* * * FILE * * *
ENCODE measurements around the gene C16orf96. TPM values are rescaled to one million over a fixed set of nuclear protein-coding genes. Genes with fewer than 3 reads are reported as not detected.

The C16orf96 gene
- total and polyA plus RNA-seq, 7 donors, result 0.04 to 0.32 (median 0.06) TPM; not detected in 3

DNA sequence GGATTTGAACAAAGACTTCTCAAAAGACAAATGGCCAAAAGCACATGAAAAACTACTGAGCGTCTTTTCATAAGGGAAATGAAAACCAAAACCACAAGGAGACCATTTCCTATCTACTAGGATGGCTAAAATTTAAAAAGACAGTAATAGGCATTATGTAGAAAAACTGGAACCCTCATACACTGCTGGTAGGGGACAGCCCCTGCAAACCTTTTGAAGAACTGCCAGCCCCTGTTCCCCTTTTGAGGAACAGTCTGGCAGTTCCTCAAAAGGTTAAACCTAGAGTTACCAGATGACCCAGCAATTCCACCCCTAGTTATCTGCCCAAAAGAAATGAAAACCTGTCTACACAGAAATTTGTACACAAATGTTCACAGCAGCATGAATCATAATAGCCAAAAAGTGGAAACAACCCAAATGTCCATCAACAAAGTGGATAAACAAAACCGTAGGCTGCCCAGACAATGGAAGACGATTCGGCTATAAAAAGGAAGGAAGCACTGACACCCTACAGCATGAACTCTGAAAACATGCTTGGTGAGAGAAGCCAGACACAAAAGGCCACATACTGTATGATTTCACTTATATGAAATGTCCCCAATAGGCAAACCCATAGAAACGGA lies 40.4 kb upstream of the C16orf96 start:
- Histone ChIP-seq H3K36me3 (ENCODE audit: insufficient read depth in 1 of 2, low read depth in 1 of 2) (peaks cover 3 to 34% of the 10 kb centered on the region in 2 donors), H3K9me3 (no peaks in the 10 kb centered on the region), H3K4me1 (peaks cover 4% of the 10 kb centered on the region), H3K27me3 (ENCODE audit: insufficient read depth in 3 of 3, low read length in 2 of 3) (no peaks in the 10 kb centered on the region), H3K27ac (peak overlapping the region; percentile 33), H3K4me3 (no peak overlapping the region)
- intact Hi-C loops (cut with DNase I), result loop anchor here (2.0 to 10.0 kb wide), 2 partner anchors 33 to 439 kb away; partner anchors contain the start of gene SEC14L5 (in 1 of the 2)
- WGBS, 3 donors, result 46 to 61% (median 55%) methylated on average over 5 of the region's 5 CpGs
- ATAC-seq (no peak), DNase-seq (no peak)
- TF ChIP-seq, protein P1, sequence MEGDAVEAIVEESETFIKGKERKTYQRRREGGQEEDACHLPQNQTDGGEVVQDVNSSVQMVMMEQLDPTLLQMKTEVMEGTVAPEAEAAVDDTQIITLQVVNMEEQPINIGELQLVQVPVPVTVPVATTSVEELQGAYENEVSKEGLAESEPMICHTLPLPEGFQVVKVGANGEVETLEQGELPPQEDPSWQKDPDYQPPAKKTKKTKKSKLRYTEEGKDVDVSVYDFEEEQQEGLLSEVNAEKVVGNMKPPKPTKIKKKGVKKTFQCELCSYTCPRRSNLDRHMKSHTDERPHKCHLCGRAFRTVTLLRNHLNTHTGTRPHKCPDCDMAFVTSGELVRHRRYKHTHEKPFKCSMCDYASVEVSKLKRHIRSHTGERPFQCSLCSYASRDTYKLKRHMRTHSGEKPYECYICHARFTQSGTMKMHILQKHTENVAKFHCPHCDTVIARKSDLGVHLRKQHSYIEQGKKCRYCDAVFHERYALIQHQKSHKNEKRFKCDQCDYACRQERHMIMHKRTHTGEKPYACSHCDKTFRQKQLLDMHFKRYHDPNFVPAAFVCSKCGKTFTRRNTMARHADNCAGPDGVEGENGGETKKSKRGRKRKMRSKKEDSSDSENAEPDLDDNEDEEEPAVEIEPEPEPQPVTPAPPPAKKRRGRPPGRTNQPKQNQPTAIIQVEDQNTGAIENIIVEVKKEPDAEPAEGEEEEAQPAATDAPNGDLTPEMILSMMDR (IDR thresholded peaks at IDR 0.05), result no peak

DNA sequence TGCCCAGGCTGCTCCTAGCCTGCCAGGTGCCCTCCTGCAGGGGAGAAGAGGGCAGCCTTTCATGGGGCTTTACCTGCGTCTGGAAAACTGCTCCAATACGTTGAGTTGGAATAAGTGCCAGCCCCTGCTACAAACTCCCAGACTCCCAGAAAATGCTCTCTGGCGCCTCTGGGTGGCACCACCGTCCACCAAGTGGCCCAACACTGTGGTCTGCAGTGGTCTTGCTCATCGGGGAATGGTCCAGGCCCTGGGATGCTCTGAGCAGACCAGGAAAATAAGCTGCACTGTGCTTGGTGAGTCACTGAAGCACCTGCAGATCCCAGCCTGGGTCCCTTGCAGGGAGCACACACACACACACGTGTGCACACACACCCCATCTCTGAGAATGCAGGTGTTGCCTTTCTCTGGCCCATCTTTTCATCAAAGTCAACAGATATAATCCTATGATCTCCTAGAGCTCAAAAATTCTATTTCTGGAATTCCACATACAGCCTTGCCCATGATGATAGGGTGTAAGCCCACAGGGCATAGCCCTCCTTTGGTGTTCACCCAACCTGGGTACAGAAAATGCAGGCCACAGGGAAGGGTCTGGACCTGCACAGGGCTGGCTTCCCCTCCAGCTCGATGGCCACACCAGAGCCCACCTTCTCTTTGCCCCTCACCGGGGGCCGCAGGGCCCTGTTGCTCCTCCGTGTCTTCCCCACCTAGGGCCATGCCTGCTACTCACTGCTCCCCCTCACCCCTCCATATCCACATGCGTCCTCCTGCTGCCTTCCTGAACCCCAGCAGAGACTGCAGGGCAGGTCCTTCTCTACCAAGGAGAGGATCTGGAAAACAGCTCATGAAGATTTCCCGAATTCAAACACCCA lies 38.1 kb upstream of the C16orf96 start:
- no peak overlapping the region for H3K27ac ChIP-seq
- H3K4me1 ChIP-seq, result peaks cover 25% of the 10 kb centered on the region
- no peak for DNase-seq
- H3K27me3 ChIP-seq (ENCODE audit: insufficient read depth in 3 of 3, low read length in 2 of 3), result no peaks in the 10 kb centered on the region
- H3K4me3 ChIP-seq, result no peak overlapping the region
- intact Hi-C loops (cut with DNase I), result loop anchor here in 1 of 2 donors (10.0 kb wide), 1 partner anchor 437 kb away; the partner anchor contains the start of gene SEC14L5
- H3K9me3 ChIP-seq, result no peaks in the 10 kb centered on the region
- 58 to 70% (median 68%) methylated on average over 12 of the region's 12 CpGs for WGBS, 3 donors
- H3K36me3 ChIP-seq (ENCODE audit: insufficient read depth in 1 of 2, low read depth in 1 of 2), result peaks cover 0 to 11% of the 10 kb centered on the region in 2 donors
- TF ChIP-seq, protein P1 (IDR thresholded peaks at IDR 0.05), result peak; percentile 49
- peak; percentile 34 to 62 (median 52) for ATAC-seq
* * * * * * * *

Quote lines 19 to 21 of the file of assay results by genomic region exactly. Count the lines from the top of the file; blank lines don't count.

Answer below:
- H3K36me3 ChIP-seq (ENCODE audit: insufficient read depth in 1 of 2, low read depth in 1 of 2), result peaks cover 0 to 11% of the 10 kb centered on the region in 2 donors
- TF ChIP-seq, protein P1 (IDR thresholded peaks at IDR 0.05), result peak; percentile 49
- peak; percentile 34 to 62 (median 52) for ATAC-seq